Firing

There’s danger in every aspect of firing, from WARN Act layoffs and exit interviews to constructive discharge and more.

Learn how to fire an employee and sidestep wrongful termination lawsuits, with battle-tested firing procedures, and employment termination letters. At last, you can fire at will!

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Businesses must stay abreast of an alphabet soup of federal laws—ADA, ADEA, FMLA and so forth—each with its own requirements. Further complicating matters, most states have their own laws that override the federal requirements. To comply, you first must know which laws apply to your business, based on the number of people you employ ...

A North Carolina restaurant is facing an EEOC lawsuit after it disciplined and fired a 79-year-old employee.
Discrimination can creep into the workplace, even if on the surface there’s nothing blatantly offensive going on. There are still supervisors who treat subordinates poorly because of race or some other protected characteristic. That’s why HR should exercise caution before authorizing discipline against an employee who is meeting concrete goals like sales figures, but is being criticized for more general problems.
Courts hesitate to second-guess an employer’s decision to cut staff for economic reasons. Generally, employees have to challenge such decisions head on, with direct evidence of discrimination. That’s hard to do.

Overly sensitive employees can interpret anything negative as hostile. But often what is subjectively hostile is just unpleasant from an objective standpoint, the result of an apparent personality conflict. It all depends on how a hypothetical “reasonable person” who finds himself in the same situation would view the matter.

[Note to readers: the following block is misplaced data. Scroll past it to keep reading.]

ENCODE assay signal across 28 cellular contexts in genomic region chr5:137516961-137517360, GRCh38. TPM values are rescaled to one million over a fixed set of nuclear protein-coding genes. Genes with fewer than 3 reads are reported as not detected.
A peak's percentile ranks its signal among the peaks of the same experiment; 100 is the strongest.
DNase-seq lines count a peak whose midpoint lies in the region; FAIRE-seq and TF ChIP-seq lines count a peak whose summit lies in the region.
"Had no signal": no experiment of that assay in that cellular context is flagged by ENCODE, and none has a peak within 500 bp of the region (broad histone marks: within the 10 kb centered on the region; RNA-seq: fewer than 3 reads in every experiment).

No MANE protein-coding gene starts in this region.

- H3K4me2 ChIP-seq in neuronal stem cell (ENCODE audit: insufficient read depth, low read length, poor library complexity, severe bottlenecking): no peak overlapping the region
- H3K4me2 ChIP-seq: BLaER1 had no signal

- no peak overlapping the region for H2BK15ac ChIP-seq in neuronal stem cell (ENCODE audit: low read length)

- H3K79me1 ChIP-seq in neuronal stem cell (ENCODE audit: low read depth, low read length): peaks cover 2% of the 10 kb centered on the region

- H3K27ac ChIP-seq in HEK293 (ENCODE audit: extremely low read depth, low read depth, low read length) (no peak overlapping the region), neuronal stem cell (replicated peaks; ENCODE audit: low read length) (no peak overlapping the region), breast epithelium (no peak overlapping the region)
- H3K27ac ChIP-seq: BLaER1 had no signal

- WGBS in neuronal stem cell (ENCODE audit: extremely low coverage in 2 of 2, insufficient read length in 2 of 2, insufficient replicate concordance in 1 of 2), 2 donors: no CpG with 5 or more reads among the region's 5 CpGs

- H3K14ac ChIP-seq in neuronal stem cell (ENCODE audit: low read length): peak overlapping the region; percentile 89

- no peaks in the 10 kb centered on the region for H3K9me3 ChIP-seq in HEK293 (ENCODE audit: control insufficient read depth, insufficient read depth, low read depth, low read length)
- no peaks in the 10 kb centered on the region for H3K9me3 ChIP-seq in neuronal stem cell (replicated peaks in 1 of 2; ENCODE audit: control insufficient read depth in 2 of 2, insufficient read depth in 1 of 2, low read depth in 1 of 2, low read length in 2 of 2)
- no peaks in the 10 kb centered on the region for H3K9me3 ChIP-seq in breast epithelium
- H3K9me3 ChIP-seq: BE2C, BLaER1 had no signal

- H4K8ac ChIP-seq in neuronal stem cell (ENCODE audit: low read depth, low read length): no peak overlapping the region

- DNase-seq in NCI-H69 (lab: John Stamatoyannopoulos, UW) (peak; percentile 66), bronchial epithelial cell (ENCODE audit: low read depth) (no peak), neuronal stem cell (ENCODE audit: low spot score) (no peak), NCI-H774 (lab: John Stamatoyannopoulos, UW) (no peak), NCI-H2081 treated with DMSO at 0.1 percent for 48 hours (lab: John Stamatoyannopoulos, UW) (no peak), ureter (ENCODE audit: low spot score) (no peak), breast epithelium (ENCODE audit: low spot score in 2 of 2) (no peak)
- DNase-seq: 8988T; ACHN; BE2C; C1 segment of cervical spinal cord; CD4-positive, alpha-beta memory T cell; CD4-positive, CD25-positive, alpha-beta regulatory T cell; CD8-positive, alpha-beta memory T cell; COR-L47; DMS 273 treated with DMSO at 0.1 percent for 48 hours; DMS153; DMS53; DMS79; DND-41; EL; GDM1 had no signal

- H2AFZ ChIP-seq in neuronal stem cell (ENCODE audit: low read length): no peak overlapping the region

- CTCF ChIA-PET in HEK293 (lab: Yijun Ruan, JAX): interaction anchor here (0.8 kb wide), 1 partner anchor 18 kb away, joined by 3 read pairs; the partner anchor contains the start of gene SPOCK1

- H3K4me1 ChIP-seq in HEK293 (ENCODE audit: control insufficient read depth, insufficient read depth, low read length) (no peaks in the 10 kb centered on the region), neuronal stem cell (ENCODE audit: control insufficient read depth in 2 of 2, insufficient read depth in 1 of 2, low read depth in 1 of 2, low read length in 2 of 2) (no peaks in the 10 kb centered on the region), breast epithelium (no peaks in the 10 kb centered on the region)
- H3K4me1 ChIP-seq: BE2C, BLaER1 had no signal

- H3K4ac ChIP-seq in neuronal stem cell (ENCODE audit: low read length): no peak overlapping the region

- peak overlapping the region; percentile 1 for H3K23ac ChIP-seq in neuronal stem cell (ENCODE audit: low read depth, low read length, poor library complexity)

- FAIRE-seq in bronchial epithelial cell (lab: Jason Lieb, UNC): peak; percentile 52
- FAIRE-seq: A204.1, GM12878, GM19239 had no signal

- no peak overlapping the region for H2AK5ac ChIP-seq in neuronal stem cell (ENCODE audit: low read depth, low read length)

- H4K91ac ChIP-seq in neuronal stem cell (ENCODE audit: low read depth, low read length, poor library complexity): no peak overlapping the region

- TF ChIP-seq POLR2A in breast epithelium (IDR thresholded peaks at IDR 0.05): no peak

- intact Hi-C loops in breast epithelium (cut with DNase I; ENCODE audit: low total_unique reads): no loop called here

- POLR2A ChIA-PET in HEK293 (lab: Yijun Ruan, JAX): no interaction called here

A Morris County jury has awarded $1.38 million to former Warren Township prosecutor Michelle D’Onofrio, who was fired in 2007 after accusing a local judge of misconduct.

Employees often mistakenly believe that if they complain to HR about discrimination or harassment, they somehow become untouchable. They assume that anything negative that happens shortly after must be retaliation. That’s simply not the case. If the employee breaks a rule, he’s not immune from the usual and customary punishment.

It’s certainly possible to terminate an employee who returns from FMLA leave—if you have good reasons un­­related to the FMLA.

Hey, it happens: Sometimes, employers mess up. But they can undo much of the damage by acting fast to fix mistakes. Take this case, in which a termination letter was sent by mistake while the disciplinary process was still under way. A quick explanation and retraction saved the day.

In HR, sometimes one just has to wait while disputes run their course—like when a terminated employee sues over claims that clearly have no basis in reality. You can’t ignore such a lawsuit, but you should push your attorney right away to resolve the situation.

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